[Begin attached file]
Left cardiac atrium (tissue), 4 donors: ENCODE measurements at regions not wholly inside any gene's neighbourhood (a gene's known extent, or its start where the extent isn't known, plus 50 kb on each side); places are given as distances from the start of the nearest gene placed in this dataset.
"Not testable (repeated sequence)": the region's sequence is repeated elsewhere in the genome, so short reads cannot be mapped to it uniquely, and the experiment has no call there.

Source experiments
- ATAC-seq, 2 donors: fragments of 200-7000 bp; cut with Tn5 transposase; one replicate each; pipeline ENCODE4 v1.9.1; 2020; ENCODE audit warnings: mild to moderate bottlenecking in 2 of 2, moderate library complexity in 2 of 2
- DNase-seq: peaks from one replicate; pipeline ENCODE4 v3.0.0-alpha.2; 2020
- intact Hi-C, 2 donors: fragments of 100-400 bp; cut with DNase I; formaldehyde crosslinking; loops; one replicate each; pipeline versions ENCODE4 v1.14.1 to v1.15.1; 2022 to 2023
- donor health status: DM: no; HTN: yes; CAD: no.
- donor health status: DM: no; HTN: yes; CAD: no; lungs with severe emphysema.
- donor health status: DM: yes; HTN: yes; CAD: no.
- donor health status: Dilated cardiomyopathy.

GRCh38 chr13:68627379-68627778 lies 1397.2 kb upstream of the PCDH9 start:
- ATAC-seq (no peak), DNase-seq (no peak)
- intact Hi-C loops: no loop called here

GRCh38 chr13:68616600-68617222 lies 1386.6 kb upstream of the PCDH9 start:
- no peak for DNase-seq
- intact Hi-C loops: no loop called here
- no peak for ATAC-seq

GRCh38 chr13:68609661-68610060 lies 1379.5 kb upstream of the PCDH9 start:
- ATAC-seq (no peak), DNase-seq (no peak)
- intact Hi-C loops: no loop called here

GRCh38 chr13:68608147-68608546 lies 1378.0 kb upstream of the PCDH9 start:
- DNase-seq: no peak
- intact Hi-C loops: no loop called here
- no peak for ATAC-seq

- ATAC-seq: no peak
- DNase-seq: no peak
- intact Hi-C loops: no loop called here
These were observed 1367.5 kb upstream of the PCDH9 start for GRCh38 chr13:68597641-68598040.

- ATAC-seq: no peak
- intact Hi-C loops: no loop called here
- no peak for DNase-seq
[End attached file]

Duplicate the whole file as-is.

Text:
Left cardiac atrium (tissue), 4 donors: ENCODE measurements at regions not wholly inside any gene's neighbourhood (a gene's known extent, or its start where the extent isn't known, plus 50 kb on each side); places are given as distances from the start of the nearest gene placed in this dataset.
"Not testable (repeated sequence)": the region's sequence is repeated elsewhere in the genome, so short reads cannot be mapped to it uniquely, and the experiment has no call there.

Source experiments
- ATAC-seq, 2 donors: fragments of 200-7000 bp; cut with Tn5 transposase; one replicate each; pipeline ENCODE4 v1.9.1; 2020; ENCODE audit warnings: mild to moderate bottlenecking in 2 of 2, moderate library complexity in 2 of 2
- DNase-seq: peaks from one replicate; pipeline ENCODE4 v3.0.0-alpha.2; 2020
- intact Hi-C, 2 donors: fragments of 100-400 bp; cut with DNase I; formaldehyde crosslinking; loops; one replicate each; pipeline versions ENCODE4 v1.14.1 to v1.15.1; 2022 to 2023
- donor health status: DM: no; HTN: yes; CAD: no.
- donor health status: DM: no; HTN: yes; CAD: no; lungs with severe emphysema.
- donor health status: DM: yes; HTN: yes; CAD: no.
- donor health status: Dilated cardiomyopathy.

GRCh38 chr13:68627379-68627778 lies 1397.2 kb upstream of the PCDH9 start:
- ATAC-seq (no peak), DNase-seq (no peak)
- intact Hi-C loops: no loop called here

GRCh38 chr13:68616600-68617222 lies 1386.6 kb upstream of the PCDH9 start:
- no peak for DNase-seq
- intact Hi-C loops: no loop called here
- no peak for ATAC-seq

GRCh38 chr13:68609661-68610060 lies 1379.5 kb upstream of the PCDH9 start:
- ATAC-seq (no peak), DNase-seq (no peak)
- intact Hi-C loops: no loop called here

GRCh38 chr13:68608147-68608546 lies 1378.0 kb upstream of the PCDH9 start:
- DNase-seq: no peak
- intact Hi-C loops: no loop called here
- no peak for ATAC-seq

- ATAC-seq: no peak
- DNase-seq: no peak
- intact Hi-C loops: no loop called here
These were observed 1367.5 kb upstream of the PCDH9 start for GRCh38 chr13:68597641-68598040.

- ATAC-seq: no peak
- intact Hi-C loops: no loop called here
- no peak for DNase-seq